Confidential Print: Middle East, 1839-1969 collection consists of the Confidential Print for the countries of the Levant and the Arabian Peninsula, Iran, Turkey, Egypt and Sudan. Beginning with the Egyptian reforms of Muhammad Ali Pasha in the 1830s, the documents trace the events of the following 150 years, including the Middle East Conference of 1921, the mandates for Palestine and Mesopotamia, the partition of Palestine, the 1956 Suez Crisis and post-Suez Western foreign policy, and the Arab-Israeli conflict.
The documents in Confidential Print Africa, 1834-1966 begin with coastal trading in the early nineteenth century and the Conference of Berlin of 1884 and the subsequent Scramble for Africa. They then follow the abuses of the Congo Free State, fights against tropical disease, Italy’s defeat by the Abyssinians, World War II, apartheid in South Africa and colonial moves towards independence. Together they cover the whole of the modern period of European colonization of the continent from the British Government’s perspective.
From the Ottoman Empire to the Arab Spring, the countries of the Middle East and North Africa have witnessed their fair share of history. The Middle Eastern & North African Newspapers collection includes publications from across this dynamic region, providing unique insights into the history of individual countries, as well as broad viewpoints on key historic events from the late nineteenth century through the present. Key topics include the decline of colonialism, the collapse of the Ottoman Empire, the Suez Crisis, the Cold War, the rise of the petroleum industry, twentieth-century pan-Arab movements, both World Wars, the establishment of the state of Israel, the Iran-Iraq War, and the recent Arab Spring. Please note that this database is partially open access. In-copyright titles are currently available to CRL members only.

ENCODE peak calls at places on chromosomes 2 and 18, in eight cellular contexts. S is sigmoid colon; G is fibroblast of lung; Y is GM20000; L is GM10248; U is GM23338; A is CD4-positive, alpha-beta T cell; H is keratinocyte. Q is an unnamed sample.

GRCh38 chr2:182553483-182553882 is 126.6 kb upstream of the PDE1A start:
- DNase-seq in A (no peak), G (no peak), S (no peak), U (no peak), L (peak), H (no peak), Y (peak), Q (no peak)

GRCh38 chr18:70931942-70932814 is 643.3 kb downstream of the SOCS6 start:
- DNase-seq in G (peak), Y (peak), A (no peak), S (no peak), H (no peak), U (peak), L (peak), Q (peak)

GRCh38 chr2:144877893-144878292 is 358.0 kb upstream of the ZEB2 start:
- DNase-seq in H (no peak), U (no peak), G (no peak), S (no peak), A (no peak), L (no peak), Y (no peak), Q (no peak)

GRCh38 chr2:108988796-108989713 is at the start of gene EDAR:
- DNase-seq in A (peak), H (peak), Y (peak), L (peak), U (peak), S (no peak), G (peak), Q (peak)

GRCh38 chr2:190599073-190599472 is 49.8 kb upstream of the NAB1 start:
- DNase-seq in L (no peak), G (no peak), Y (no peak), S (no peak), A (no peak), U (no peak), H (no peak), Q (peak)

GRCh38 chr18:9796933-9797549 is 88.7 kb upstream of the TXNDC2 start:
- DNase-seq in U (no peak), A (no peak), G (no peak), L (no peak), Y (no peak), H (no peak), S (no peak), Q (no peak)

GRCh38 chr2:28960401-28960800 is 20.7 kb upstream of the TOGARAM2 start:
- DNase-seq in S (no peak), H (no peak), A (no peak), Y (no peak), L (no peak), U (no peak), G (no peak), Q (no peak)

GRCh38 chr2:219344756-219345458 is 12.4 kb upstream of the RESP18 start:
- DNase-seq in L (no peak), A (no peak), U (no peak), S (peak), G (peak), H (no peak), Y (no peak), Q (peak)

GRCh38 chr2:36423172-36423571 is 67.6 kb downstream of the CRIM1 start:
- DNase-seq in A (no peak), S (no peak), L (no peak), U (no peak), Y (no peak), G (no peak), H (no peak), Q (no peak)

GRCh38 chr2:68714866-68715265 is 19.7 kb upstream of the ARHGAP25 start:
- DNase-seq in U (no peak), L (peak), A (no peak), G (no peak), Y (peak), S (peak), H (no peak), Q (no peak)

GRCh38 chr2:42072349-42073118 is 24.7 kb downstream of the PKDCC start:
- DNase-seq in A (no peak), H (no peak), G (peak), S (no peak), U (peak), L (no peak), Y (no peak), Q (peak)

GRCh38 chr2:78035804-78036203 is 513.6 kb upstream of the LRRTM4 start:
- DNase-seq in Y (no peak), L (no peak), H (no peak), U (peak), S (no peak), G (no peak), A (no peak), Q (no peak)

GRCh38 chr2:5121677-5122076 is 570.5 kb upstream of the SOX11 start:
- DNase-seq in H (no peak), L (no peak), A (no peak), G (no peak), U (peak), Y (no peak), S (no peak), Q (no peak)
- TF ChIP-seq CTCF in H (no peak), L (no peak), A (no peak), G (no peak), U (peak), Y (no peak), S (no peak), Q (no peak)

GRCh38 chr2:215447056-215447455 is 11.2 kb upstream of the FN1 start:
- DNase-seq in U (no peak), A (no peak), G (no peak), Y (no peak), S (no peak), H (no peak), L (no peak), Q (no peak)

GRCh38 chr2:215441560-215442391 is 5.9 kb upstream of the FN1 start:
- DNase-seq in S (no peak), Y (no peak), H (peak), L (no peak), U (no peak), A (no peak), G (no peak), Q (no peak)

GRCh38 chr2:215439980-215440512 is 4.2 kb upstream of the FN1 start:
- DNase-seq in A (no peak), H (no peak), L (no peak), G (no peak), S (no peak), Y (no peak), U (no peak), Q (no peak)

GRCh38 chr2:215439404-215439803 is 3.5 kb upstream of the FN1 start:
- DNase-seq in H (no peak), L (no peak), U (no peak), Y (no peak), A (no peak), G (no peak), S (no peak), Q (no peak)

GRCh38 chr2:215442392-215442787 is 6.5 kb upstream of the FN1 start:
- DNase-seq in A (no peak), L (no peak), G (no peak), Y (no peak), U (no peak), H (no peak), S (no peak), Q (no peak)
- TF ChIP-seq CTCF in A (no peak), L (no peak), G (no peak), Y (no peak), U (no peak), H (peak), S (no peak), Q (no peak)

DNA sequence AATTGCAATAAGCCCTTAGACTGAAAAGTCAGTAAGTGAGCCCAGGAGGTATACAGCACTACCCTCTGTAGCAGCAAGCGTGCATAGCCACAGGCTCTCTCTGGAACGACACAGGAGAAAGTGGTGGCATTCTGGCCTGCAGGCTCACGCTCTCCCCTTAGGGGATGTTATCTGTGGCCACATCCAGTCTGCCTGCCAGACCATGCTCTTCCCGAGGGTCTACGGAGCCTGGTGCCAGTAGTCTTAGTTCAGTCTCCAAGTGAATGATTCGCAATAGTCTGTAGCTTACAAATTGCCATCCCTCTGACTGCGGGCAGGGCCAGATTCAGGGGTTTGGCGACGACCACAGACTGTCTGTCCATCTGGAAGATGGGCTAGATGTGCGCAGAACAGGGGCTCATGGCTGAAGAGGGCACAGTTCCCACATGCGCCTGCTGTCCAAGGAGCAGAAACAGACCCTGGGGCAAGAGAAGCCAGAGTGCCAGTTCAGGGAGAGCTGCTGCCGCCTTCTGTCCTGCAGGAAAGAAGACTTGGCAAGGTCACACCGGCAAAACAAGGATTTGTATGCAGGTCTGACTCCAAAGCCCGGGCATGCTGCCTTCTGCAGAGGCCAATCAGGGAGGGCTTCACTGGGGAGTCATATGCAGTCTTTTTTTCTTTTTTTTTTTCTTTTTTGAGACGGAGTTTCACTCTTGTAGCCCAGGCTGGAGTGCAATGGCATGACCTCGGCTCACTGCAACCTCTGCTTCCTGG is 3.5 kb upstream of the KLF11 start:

International Education Week at IU East November 16-20,2020
If you are an IU East faculty member or student and want to participate, please click here to self-enroll in the IEW@IUE 2020 Canvas Site. Once you’ve enrolled, you will be able to access a selection of short video presentations with discussion-starter questions prepared by IU East International Studies Program faculty, the Office of Study Abroad, and, with the generous support of the Inner Asian & Uralic National Resource Center, competitively selected advanced graduate students from the interdisciplinary Department of Central Eurasian Studies at Indiana University Bloomington.
If you need any assistance in accessing these databases or in conducting research, Ask Us! firstname.lastname@example.org